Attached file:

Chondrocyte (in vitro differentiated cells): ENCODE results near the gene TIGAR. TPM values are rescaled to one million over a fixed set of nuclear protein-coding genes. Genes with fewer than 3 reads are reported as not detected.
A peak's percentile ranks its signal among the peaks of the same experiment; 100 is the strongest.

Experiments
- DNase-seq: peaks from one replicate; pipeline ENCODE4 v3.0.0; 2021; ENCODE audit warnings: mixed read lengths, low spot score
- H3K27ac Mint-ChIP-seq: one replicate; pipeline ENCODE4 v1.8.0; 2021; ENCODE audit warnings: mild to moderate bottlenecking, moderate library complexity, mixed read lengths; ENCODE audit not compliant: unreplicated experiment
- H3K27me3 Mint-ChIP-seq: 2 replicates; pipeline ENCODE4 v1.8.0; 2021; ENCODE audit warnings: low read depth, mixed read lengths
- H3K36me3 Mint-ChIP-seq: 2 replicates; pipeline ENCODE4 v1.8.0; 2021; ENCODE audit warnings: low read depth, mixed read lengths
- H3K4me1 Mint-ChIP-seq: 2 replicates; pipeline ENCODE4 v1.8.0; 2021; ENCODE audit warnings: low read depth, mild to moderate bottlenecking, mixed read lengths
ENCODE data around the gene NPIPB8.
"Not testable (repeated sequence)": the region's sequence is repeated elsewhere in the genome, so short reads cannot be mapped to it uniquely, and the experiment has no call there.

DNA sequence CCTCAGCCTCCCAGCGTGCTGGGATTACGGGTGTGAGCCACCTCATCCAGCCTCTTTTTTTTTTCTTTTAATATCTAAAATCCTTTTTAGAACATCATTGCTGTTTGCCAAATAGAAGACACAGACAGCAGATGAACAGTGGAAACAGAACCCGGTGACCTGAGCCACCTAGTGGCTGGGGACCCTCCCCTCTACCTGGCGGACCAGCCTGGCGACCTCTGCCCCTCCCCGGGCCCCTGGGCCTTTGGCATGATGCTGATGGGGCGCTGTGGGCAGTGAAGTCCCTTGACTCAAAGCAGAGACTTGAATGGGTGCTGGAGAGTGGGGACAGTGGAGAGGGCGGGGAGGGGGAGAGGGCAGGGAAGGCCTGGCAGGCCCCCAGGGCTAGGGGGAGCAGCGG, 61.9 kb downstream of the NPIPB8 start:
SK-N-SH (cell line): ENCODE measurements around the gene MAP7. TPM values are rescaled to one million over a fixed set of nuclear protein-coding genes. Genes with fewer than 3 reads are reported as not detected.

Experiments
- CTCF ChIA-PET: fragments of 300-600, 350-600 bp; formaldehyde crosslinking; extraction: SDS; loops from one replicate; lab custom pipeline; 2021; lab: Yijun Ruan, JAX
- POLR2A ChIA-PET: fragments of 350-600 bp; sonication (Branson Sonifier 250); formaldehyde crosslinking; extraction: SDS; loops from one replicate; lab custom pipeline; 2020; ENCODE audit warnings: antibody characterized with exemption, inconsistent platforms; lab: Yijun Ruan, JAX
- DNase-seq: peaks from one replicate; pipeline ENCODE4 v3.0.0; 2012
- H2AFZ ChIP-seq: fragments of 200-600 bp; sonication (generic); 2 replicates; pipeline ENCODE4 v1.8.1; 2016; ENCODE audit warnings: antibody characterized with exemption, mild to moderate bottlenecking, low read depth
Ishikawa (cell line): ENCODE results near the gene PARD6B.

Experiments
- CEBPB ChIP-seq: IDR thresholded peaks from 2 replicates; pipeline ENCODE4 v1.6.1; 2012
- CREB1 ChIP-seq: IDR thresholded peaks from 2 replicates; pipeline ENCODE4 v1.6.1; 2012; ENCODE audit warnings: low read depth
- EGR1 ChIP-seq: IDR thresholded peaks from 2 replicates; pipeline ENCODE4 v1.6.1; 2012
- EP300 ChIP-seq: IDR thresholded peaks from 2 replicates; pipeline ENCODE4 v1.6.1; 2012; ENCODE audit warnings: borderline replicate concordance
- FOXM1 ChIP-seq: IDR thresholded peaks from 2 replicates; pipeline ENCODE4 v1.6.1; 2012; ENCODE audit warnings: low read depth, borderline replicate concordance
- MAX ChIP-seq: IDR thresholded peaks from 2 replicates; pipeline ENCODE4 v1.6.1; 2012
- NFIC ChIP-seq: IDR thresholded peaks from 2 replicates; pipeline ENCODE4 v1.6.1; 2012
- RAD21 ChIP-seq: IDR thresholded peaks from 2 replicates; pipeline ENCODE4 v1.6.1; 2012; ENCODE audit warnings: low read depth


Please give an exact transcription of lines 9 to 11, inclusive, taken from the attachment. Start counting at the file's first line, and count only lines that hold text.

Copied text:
ENCODE data around the gene NPIPB8.
"Not testable (repeated sequence)": the region's sequence is repeated elsewhere in the genome, so short reads cannot be mapped to it uniquely, and the experiment has no call there.

DNA sequence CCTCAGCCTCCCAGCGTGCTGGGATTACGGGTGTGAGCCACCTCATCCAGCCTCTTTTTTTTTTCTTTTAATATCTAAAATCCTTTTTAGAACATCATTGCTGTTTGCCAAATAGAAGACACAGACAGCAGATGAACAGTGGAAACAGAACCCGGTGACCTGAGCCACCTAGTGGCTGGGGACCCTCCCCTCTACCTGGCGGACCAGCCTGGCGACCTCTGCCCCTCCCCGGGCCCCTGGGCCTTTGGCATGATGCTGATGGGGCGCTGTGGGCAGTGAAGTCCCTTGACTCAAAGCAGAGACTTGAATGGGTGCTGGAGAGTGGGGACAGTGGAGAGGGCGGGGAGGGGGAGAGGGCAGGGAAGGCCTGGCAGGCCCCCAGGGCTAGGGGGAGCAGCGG, 61.9 kb downstream of the NPIPB8 start: